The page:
About half of the 1,050 people who responded to the survey had positive attitudes toward GM science, the researchers found. Nearly 37 percent of the consumers surveyed felt neutral about GM science and 14 percent had negative perceptions of it.
Most of the people who were receptive to GM science were white males who were millennials or younger, the data indicated. They were highly educated - most held a bachelor's degree or higher - and affluent, with annual incomes of $75,000 or greater.
Women, on the other hand, constituted 64 percent of the group with negative feelings about GM science. Baby boomers and older adults were nearly twice as likely to fall into this group. People in this group also were less educated - about half reported some college but no degree.
The findings were published recently in the journal Science Communication. Co-authors of the paper were Joy N. Rumble, of Ohio State University; Alexa J. Lamm, of the University of Georgia; Traci Irani, of the University of Florida; and Jason D. Ellis, of Kansas State University.
Since social contexts influence public opinion on contentious issues, the survey also assessed respondents' willingness to share their opinions about GM science, their current perceptions of others' views on the topic and what they expected public opinion about it to be in the future.
The research team was particularly interested in exploring the potential impact of the "spiral of silence" theory, a hypothesis on public opinion formation that states in part that people who are highly vocal about their opinions in public encourage others with similar views to speak out while effectively silencing those who hold opposite views.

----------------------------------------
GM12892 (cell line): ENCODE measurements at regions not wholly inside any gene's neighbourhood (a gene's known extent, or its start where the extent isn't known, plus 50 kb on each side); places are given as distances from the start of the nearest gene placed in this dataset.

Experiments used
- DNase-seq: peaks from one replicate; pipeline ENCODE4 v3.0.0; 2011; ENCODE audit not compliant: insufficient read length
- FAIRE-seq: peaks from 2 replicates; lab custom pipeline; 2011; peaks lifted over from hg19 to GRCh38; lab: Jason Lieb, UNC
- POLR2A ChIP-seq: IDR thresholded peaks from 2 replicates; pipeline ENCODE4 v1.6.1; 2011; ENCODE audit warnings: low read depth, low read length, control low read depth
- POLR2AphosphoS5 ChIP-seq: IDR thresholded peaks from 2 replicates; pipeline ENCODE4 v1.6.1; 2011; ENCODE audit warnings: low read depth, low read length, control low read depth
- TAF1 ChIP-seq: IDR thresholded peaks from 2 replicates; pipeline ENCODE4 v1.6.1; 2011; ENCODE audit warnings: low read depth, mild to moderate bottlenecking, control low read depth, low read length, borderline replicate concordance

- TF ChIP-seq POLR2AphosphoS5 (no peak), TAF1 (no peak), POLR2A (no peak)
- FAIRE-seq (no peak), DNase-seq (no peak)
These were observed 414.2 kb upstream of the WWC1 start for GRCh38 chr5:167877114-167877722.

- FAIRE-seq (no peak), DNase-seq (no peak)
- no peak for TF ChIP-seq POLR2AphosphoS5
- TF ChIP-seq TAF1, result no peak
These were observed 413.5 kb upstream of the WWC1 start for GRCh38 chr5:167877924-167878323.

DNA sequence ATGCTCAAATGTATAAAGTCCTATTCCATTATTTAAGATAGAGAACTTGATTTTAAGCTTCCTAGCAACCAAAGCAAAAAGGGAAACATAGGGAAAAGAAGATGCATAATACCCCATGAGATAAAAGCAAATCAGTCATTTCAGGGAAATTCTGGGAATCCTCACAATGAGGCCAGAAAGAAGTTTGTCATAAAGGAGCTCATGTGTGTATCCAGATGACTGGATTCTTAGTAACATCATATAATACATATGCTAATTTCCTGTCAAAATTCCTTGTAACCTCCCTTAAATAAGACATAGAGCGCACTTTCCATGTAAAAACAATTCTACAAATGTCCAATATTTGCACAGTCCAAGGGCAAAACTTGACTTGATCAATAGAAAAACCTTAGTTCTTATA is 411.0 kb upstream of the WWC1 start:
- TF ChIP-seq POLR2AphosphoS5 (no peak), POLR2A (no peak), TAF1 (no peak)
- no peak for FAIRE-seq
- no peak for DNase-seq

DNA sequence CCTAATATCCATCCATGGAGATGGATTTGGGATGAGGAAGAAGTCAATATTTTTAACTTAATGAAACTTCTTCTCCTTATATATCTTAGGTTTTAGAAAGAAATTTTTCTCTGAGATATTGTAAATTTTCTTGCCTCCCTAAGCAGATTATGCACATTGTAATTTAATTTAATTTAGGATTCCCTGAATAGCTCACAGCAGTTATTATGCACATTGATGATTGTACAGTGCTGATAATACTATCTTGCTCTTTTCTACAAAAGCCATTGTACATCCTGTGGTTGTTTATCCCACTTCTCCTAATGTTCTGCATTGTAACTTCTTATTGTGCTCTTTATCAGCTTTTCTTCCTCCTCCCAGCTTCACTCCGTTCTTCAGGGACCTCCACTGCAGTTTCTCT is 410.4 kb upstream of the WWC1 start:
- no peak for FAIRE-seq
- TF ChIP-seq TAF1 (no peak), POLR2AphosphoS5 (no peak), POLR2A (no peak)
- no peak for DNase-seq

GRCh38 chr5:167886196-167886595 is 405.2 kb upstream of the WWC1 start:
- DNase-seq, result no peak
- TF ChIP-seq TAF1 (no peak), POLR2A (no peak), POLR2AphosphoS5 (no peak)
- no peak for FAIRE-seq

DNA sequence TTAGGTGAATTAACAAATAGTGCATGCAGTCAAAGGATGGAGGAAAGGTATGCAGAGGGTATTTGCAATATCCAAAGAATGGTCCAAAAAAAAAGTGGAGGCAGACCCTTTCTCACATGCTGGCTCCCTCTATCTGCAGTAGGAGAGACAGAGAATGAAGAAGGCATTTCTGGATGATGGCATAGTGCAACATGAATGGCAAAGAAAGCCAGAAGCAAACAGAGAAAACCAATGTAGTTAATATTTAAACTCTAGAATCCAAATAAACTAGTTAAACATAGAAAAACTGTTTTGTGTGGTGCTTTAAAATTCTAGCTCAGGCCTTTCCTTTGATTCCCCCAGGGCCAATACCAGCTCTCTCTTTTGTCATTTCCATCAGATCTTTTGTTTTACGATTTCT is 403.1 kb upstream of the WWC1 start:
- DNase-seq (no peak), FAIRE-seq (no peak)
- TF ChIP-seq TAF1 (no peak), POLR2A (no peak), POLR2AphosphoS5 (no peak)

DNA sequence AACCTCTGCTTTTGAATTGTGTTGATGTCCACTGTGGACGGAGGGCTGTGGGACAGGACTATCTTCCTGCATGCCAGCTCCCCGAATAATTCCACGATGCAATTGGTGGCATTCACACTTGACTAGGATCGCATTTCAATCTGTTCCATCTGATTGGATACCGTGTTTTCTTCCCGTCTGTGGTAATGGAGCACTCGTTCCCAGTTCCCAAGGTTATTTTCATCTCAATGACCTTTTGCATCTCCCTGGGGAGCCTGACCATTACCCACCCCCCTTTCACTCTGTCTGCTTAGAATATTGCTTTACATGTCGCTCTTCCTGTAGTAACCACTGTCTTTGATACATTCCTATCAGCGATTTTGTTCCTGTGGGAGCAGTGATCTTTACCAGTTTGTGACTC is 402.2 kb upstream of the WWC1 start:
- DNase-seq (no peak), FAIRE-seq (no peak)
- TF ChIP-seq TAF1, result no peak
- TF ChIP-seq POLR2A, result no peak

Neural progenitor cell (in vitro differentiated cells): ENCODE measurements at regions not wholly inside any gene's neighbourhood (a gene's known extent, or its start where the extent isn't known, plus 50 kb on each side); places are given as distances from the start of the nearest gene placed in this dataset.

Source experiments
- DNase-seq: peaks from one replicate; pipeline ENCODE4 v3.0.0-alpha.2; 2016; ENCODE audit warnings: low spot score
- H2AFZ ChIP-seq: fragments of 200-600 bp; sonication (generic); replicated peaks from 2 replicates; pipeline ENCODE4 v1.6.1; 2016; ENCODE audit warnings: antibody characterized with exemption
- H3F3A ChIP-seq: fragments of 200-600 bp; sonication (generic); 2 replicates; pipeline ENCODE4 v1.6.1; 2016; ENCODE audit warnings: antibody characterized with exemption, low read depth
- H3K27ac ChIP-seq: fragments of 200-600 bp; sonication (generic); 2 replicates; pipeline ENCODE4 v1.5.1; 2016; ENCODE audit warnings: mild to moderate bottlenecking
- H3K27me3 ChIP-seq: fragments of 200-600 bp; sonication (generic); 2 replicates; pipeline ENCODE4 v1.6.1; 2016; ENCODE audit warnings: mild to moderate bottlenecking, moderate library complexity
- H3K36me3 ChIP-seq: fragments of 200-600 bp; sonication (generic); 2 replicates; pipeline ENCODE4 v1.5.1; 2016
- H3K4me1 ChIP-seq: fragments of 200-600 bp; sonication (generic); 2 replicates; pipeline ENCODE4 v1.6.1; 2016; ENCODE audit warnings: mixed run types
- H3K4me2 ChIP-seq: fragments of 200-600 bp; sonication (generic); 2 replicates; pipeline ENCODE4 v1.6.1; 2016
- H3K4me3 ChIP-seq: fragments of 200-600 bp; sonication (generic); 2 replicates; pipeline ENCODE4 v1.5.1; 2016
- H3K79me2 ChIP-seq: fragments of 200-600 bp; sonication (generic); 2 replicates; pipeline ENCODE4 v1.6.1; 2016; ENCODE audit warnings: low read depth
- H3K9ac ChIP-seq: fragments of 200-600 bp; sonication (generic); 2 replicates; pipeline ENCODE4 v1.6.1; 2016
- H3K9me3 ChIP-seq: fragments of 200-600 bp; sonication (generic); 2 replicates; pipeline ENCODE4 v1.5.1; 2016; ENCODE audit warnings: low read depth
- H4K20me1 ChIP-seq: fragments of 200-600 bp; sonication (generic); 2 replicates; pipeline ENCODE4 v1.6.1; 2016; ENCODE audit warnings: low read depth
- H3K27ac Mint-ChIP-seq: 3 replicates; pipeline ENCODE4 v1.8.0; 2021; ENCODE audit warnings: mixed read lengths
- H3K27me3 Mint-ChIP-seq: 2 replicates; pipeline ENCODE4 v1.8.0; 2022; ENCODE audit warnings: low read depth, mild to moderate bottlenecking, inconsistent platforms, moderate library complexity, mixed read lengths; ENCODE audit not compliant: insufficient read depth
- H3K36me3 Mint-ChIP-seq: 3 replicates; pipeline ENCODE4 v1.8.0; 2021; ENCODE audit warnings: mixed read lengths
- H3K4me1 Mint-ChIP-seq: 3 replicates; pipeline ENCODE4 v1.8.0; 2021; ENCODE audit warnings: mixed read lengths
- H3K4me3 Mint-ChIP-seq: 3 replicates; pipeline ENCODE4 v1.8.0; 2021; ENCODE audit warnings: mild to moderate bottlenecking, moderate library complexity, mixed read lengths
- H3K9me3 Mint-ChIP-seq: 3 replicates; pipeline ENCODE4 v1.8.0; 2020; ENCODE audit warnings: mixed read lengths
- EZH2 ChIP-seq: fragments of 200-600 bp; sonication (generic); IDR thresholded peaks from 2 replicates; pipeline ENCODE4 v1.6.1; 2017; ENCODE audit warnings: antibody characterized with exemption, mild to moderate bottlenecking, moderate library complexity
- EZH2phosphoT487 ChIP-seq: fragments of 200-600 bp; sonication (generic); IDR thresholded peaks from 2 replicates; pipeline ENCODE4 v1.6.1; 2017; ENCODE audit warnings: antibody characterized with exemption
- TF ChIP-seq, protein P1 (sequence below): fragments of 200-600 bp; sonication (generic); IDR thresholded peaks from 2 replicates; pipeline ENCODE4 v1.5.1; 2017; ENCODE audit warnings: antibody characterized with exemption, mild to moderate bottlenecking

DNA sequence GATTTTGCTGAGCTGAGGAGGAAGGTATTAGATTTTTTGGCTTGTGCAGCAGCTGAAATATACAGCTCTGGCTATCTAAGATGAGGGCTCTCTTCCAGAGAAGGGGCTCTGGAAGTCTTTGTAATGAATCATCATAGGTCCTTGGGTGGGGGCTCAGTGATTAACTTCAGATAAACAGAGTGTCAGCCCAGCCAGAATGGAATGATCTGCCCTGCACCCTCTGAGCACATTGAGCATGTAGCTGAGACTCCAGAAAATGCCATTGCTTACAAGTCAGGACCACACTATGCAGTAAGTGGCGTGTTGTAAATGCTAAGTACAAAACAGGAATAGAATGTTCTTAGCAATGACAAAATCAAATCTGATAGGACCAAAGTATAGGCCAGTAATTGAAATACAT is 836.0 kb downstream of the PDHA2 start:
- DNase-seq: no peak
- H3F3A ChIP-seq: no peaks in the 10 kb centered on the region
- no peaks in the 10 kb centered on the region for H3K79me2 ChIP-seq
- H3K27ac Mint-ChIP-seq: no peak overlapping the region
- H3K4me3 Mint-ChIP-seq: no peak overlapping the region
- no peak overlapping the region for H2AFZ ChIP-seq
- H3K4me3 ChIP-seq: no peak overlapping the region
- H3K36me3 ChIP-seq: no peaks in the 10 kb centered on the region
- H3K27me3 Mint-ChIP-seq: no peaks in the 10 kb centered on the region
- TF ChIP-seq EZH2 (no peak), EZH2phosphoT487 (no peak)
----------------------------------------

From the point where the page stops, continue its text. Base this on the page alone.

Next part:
"If people believe the majority of others disagree with them on a topic, they will feel pressure to conform to the majority opinion," Ruth said.
"People aren't going to be supportive of something if nobody else is supportive of it - no one wants to feel like they are different from the group. That's the reality of the world that we live in today."
By contrast, people surveyed who rejected GM science were more likely to express their opinion when they believed others held the opposite view. But people with positive feelings about GM technology were less likely to speak out when they believed others supported it too.
"The way others express their attitude has an indirect effect on what our attitude ends up being," Ruth said. "We might fall in the actual majority opinion about some of these complex topics, but if other people aren't vocalizing their opinions, we don't know that others out there are like-minded.
"Then we start to think 'Well, maybe I should realign my attitude to what I'm seeing in the media.' What we see in the media is just reflective of the most dominant voice in the conversation, not necessarily the majority opinion. And I think sometimes people don't quite understand that."
Like climate change, GM science is among the complex challenges that some researchers call "wicked issues" - societal problems that are often poorly understood and fraught with conflict, even when the public is provided with relevant science and facts, Ruth, Rumble, Lamm and Ellis wrote in a related study.
That paper was published recently in the Journal of Agricultural Education.
"We must have these conversations about these wicked issues," Ruth said. "If scientists let other people who don't have a scientific background fill the void, we're not going to be a part of that conversation and help people make decisions based upon all of the facts."
To reach Taylor Ruth, call 217-300-6442; email email@example.com